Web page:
16. Jul 29, 2009 #16 of 146
    jonra

    jonra New Member

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    "because all I really wanted it for was to transfer between upstairs and down." Same here. I have the Tivo HDs setup for multi-room and the feature is worthless to me. 80% of what I Tivo is HD or digital on Comcast... however most of the digital HD off the air stuff I think I can transfer. I'll have to check out if I can transfer network (ABC, NBC, CBS, PBS) shows off the air vs. the same HD shows on Comcast. I haven't used the feature in a year, but it's still hooked up.

    So, what I did instead - is an HDMI output splitter 1 to 2 and also use the component output... so I have 3 HDTVS in three rooms hooked up to one HD-Tivo. All 3 have a great picture. You also have to use an infrared remote receiver/transmitter. Problem solved. This way I can watch one of my three HD Tivos in any of three rooms.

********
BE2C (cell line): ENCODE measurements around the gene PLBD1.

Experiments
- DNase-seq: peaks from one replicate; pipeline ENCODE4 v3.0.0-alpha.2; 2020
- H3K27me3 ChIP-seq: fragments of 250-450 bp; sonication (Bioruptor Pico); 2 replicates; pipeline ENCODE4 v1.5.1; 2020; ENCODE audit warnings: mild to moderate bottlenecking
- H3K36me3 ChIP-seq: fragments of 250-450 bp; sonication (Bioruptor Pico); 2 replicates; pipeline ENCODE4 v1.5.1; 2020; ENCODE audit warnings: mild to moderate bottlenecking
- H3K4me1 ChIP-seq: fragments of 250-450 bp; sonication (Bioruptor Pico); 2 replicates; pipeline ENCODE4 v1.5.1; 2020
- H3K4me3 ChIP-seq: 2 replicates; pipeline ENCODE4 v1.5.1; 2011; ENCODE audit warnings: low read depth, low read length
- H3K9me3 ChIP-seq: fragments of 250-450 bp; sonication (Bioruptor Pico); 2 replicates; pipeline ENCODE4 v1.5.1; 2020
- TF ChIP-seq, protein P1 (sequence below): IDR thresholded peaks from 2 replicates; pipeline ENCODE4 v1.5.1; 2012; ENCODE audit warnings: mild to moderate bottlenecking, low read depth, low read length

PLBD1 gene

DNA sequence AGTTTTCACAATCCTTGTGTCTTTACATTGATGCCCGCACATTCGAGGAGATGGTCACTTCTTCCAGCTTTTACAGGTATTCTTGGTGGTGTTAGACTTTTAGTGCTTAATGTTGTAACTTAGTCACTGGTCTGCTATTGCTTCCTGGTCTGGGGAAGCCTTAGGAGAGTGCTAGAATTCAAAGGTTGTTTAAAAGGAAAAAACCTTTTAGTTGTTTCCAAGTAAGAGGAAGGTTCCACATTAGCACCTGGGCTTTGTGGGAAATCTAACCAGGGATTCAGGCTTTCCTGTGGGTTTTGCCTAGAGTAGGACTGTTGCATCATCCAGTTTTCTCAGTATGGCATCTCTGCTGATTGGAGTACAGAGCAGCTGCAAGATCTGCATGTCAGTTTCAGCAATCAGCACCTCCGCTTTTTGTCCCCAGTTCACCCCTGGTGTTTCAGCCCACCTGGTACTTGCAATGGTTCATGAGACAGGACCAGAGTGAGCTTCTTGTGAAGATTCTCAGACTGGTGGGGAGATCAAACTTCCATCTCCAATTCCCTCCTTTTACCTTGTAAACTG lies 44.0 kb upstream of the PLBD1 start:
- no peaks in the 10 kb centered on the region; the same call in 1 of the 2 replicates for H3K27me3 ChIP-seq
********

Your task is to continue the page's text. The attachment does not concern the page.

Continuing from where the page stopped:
17. Jul 29, 2009 #17 of 146
    JWThiers

    JWThiers Smartypants

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    The Cable Co's can NOT set the CCI fllag to anything other than copy freely on the OTA stations. So NBC ABC, CBS, Fox, PBS, WB etc are in the clear as far as MRV is concerned.
     
  18. Jul 29, 2009 #18 of 146
    JeffRapp

    JeffRapp New Member

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    Why can't TiVo do something about this issue? With TWC being one of the largest cable operators in the country, I'm sure many people are stuck with not being able to transfer from box-to-box. It seems that streaming is out of the question due to hardware limitations, so why can't we just move the bits from one box to the next and delete the original? 0x02 (correct me if I'm wrong) means "Copy Once," so moving a recording wouldn't really violate this, right? Granted, this doesn't solve place shifting issues with TTG, but I think it's a decent compromise to view recordings at a different TiVo.